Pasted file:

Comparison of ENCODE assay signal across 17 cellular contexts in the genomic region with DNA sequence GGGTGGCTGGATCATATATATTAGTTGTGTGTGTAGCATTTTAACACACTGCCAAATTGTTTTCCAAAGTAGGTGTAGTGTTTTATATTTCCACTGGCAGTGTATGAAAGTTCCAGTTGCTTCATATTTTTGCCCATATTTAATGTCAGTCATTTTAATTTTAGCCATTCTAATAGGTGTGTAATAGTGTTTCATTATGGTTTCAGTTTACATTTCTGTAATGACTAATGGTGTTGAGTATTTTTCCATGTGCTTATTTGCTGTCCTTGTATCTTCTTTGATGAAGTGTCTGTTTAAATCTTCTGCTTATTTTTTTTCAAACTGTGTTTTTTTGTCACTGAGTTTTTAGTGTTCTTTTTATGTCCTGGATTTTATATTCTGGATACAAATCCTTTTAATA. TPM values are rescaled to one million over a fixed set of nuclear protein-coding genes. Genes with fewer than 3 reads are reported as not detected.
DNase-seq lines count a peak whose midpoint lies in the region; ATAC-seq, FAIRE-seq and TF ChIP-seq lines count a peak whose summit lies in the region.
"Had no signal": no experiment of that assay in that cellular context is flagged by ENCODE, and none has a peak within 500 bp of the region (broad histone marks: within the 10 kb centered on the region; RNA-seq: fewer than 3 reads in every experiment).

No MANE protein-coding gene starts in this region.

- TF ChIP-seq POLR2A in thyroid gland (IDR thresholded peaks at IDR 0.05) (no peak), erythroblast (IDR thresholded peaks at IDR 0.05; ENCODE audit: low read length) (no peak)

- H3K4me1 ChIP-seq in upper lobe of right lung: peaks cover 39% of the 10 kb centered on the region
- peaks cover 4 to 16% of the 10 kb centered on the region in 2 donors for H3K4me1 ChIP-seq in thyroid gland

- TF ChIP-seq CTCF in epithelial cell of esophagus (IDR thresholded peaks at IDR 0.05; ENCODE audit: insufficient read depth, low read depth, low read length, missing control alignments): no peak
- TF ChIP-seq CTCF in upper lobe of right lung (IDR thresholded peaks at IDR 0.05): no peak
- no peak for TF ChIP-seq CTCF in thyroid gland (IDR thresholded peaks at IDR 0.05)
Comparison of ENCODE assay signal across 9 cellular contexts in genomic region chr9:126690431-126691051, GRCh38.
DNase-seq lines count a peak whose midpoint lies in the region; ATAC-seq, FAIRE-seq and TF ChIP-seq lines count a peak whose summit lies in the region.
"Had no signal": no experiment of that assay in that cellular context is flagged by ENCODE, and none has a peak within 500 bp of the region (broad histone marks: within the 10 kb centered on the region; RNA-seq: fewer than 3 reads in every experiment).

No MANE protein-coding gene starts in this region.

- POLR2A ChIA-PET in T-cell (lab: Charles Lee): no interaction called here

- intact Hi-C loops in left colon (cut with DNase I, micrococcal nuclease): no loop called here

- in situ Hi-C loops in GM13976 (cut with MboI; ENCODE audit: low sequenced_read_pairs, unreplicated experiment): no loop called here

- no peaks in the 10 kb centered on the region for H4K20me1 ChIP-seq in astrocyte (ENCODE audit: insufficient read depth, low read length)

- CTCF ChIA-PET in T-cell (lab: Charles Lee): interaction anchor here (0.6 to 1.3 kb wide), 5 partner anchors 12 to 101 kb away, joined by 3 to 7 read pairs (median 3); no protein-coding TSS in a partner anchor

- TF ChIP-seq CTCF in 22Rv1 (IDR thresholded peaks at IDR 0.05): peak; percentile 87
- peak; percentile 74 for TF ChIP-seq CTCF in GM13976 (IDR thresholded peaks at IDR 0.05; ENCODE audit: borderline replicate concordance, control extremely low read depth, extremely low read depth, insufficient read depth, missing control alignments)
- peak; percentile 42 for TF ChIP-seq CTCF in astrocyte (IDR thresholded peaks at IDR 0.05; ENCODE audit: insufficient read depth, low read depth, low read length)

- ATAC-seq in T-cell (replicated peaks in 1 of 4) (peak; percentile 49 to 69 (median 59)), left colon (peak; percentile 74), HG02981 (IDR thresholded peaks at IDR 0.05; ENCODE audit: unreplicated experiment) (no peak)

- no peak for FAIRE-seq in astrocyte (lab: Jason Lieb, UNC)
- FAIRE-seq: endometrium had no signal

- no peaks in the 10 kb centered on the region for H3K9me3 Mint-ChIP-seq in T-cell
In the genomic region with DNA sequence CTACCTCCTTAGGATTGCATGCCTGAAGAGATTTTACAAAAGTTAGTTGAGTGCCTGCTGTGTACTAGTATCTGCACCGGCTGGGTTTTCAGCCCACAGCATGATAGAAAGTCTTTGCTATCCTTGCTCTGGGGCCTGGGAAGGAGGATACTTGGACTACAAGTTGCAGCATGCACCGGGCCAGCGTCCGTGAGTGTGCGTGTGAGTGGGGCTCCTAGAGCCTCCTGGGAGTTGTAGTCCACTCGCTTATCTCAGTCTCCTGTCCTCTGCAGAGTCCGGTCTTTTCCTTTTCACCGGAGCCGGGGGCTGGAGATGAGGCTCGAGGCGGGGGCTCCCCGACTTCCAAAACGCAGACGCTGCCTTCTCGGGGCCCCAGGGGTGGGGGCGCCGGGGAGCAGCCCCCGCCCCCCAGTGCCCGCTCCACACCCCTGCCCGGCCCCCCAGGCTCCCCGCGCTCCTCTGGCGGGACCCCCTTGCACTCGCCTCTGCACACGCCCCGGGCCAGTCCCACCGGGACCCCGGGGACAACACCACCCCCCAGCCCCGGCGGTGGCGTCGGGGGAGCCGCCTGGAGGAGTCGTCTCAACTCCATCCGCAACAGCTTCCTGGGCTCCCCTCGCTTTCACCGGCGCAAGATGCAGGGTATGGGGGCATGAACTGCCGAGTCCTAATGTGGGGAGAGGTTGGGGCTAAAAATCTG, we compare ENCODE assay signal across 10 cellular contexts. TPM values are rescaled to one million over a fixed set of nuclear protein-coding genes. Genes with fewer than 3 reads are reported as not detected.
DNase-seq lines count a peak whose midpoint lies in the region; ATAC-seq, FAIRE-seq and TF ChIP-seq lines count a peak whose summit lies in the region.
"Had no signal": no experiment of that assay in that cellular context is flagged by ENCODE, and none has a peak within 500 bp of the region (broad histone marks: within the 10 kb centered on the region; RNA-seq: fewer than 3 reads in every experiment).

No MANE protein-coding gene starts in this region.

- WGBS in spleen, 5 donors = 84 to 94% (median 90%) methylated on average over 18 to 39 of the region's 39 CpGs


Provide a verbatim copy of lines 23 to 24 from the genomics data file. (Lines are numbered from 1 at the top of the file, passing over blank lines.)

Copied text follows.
- ATAC-seq in T-cell (replicated peaks in 1 of 4) (peak; percentile 49 to 69 (median 59)), left colon (peak; percentile 74), HG02981 (IDR thresholded peaks at IDR 0.05; ENCODE audit: unreplicated experiment) (no peak)

- no peak for FAIRE-seq in astrocyte (lab: Jason Lieb, UNC)